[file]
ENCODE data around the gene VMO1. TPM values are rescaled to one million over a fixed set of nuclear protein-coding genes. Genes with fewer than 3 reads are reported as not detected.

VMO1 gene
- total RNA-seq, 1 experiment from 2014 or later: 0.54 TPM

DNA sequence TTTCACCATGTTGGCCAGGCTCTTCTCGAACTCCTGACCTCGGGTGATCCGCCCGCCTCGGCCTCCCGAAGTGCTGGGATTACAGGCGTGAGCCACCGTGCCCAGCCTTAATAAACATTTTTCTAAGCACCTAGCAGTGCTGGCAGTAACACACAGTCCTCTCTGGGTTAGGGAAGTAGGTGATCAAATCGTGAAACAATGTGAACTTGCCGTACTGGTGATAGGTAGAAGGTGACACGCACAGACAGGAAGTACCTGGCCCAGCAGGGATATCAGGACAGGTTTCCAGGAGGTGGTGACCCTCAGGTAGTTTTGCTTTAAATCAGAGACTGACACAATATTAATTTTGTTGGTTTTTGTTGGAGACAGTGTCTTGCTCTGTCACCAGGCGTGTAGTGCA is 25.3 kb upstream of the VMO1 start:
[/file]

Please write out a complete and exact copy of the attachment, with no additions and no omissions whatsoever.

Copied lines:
ENCODE data around the gene VMO1. TPM values are rescaled to one million over a fixed set of nuclear protein-coding genes. Genes with fewer than 3 reads are reported as not detected.

VMO1 gene
- total RNA-seq, 1 experiment from 2014 or later: 0.54 TPM

DNA sequence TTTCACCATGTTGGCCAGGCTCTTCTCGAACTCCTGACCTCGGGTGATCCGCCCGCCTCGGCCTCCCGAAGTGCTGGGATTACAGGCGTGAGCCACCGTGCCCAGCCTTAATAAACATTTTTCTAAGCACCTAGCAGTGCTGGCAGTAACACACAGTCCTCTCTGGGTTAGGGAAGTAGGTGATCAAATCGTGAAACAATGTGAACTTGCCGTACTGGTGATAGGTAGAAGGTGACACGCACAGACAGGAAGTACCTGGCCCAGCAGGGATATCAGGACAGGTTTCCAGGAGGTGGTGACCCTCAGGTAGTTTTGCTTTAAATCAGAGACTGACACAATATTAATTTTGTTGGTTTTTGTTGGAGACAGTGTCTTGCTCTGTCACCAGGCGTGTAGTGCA is 25.3 kb upstream of the VMO1 start: